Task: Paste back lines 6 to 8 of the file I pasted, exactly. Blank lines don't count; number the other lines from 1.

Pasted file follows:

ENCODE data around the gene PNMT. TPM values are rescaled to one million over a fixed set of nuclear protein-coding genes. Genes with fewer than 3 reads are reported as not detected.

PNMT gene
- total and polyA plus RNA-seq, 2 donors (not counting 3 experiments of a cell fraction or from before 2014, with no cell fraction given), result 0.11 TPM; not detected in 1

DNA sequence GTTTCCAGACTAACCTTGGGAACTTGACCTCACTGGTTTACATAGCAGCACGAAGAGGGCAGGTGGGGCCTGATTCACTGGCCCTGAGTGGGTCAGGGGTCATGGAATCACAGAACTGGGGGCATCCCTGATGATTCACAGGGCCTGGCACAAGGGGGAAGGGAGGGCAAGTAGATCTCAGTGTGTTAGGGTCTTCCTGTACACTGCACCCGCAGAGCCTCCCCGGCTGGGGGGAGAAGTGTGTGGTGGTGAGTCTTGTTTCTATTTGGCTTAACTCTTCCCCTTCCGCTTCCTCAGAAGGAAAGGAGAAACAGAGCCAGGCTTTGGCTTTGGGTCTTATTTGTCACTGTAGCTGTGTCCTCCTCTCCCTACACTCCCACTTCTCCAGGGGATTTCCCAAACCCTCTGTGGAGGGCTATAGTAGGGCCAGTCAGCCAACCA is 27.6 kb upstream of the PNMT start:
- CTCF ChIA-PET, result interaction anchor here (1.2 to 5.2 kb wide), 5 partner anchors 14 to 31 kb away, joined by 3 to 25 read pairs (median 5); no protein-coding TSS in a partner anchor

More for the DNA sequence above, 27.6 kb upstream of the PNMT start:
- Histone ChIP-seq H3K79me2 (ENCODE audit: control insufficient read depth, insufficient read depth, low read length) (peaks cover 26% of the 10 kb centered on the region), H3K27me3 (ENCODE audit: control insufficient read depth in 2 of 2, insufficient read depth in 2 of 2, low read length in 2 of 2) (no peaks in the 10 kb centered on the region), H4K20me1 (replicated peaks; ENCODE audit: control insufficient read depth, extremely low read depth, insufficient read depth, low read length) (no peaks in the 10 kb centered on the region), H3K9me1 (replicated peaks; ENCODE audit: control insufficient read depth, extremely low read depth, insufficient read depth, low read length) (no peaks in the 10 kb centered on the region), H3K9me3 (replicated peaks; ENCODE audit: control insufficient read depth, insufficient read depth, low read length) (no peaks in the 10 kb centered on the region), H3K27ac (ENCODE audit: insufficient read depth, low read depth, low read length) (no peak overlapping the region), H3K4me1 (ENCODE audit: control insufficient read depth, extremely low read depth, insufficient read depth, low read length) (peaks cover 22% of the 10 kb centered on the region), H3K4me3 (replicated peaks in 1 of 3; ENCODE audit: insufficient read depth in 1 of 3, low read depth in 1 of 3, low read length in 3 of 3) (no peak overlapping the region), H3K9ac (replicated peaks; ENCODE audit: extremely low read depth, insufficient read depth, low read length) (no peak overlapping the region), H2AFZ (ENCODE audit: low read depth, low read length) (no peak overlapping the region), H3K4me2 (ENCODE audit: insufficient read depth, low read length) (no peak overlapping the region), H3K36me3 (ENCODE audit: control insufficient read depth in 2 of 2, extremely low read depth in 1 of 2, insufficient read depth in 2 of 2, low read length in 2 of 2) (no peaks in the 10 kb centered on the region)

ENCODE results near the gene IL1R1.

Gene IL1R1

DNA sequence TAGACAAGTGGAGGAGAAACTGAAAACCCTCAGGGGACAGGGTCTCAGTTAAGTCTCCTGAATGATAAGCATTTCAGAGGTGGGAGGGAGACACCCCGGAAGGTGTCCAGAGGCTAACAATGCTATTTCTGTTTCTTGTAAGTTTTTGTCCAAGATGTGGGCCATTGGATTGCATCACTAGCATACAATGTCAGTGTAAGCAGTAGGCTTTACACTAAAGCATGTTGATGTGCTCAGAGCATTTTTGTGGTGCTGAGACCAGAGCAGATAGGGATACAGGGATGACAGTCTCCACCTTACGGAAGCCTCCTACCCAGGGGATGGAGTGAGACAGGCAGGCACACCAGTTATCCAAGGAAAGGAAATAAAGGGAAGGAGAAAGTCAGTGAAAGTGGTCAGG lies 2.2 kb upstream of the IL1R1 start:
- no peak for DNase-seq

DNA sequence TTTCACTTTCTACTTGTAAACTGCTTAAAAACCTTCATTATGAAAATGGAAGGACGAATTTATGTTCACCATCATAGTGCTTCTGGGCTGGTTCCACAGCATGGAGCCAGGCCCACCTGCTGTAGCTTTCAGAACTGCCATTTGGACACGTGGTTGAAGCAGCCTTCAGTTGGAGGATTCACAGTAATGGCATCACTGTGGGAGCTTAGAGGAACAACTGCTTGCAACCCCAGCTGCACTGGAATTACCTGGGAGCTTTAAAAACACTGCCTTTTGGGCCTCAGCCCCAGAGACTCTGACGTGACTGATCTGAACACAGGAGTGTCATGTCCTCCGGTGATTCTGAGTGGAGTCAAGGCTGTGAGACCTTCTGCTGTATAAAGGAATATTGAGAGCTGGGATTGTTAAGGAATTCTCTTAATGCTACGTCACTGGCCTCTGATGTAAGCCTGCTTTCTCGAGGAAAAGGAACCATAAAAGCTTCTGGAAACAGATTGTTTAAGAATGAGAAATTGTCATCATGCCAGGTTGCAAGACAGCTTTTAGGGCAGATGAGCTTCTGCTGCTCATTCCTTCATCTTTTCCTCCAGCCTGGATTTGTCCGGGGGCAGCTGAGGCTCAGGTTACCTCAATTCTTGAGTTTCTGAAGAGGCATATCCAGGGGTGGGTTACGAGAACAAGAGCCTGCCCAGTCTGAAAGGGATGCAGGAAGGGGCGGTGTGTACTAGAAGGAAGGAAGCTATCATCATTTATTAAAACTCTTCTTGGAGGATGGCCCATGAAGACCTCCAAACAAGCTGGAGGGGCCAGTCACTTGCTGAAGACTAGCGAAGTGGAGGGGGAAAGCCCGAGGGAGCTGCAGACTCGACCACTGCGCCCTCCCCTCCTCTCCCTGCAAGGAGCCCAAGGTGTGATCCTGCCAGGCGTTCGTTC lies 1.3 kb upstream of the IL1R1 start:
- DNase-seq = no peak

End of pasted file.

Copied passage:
More for the DNA sequence above, 27.6 kb upstream of the PNMT start:
- Histone ChIP-seq H3K79me2 (ENCODE audit: control insufficient read depth, insufficient read depth, low read length) (peaks cover 26% of the 10 kb centered on the region), H3K27me3 (ENCODE audit: control insufficient read depth in 2 of 2, insufficient read depth in 2 of 2, low read length in 2 of 2) (no peaks in the 10 kb centered on the region), H4K20me1 (replicated peaks; ENCODE audit: control insufficient read depth, extremely low read depth, insufficient read depth, low read length) (no peaks in the 10 kb centered on the region), H3K9me1 (replicated peaks; ENCODE audit: control insufficient read depth, extremely low read depth, insufficient read depth, low read length) (no peaks in the 10 kb centered on the region), H3K9me3 (replicated peaks; ENCODE audit: control insufficient read depth, insufficient read depth, low read length) (no peaks in the 10 kb centered on the region), H3K27ac (ENCODE audit: insufficient read depth, low read depth, low read length) (no peak overlapping the region), H3K4me1 (ENCODE audit: control insufficient read depth, extremely low read depth, insufficient read depth, low read length) (peaks cover 22% of the 10 kb centered on the region), H3K4me3 (replicated peaks in 1 of 3; ENCODE audit: insufficient read depth in 1 of 3, low read depth in 1 of 3, low read length in 3 of 3) (no peak overlapping the region), H3K9ac (replicated peaks; ENCODE audit: extremely low read depth, insufficient read depth, low read length) (no peak overlapping the region), H2AFZ (ENCODE audit: low read depth, low read length) (no peak overlapping the region), H3K4me2 (ENCODE audit: insufficient read depth, low read length) (no peak overlapping the region), H3K36me3 (ENCODE audit: control insufficient read depth in 2 of 2, extremely low read depth in 1 of 2, insufficient read depth in 2 of 2, low read length in 2 of 2) (no peaks in the 10 kb centered on the region)

ENCODE results near the gene IL1R1.